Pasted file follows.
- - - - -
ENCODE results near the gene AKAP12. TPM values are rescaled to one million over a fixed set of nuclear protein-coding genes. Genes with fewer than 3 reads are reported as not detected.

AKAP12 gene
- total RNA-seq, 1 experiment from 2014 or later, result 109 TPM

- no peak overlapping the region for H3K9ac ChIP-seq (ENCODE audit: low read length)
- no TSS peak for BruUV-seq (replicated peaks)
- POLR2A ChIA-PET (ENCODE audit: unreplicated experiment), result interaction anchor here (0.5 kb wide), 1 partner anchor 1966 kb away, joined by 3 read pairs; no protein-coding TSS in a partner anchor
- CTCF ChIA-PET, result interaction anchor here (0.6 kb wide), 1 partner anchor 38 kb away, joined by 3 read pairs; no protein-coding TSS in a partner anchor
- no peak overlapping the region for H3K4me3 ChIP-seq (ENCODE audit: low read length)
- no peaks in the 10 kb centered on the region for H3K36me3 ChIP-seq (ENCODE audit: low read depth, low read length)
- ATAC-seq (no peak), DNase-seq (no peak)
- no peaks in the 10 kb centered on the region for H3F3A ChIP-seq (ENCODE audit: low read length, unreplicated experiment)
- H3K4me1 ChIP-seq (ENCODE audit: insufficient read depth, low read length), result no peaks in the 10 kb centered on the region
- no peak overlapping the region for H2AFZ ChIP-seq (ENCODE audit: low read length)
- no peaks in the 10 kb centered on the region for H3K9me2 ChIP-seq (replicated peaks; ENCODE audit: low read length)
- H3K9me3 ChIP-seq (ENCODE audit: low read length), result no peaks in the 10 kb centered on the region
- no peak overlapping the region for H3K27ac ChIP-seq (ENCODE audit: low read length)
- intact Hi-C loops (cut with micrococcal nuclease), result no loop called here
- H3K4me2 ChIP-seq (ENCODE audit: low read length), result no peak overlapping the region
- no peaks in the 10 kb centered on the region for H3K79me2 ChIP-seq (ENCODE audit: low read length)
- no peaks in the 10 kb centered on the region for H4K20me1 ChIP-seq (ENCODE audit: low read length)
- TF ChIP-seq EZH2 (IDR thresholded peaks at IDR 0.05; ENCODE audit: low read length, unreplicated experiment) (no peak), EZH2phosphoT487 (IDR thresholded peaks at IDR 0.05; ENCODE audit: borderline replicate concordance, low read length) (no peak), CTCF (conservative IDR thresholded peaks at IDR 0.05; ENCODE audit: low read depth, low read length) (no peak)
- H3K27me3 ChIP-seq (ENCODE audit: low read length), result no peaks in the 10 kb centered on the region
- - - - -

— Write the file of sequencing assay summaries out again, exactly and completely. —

ENCODE results near the gene AKAP12. TPM values are rescaled to one million over a fixed set of nuclear protein-coding genes. Genes with fewer than 3 reads are reported as not detected.

AKAP12 gene
- total RNA-seq, 1 experiment from 2014 or later, result 109 TPM

- no peak overlapping the region for H3K9ac ChIP-seq (ENCODE audit: low read length)
- no TSS peak for BruUV-seq (replicated peaks)
- POLR2A ChIA-PET (ENCODE audit: unreplicated experiment), result interaction anchor here (0.5 kb wide), 1 partner anchor 1966 kb away, joined by 3 read pairs; no protein-coding TSS in a partner anchor
- CTCF ChIA-PET, result interaction anchor here (0.6 kb wide), 1 partner anchor 38 kb away, joined by 3 read pairs; no protein-coding TSS in a partner anchor
- no peak overlapping the region for H3K4me3 ChIP-seq (ENCODE audit: low read length)
- no peaks in the 10 kb centered on the region for H3K36me3 ChIP-seq (ENCODE audit: low read depth, low read length)
- ATAC-seq (no peak), DNase-seq (no peak)
- no peaks in the 10 kb centered on the region for H3F3A ChIP-seq (ENCODE audit: low read length, unreplicated experiment)
- H3K4me1 ChIP-seq (ENCODE audit: insufficient read depth, low read length), result no peaks in the 10 kb centered on the region
- no peak overlapping the region for H2AFZ ChIP-seq (ENCODE audit: low read length)
- no peaks in the 10 kb centered on the region for H3K9me2 ChIP-seq (replicated peaks; ENCODE audit: low read length)
- H3K9me3 ChIP-seq (ENCODE audit: low read length), result no peaks in the 10 kb centered on the region
- no peak overlapping the region for H3K27ac ChIP-seq (ENCODE audit: low read length)
- intact Hi-C loops (cut with micrococcal nuclease), result no loop called here
- H3K4me2 ChIP-seq (ENCODE audit: low read length), result no peak overlapping the region
- no peaks in the 10 kb centered on the region for H3K79me2 ChIP-seq (ENCODE audit: low read length)
- no peaks in the 10 kb centered on the region for H4K20me1 ChIP-seq (ENCODE audit: low read length)
- TF ChIP-seq EZH2 (IDR thresholded peaks at IDR 0.05; ENCODE audit: low read length, unreplicated experiment) (no peak), EZH2phosphoT487 (IDR thresholded peaks at IDR 0.05; ENCODE audit: borderline replicate concordance, low read length) (no peak), CTCF (conservative IDR thresholded peaks at IDR 0.05; ENCODE audit: low read depth, low read length) (no peak)
- H3K27me3 ChIP-seq (ENCODE audit: low read length), result no peaks in the 10 kb centered on the region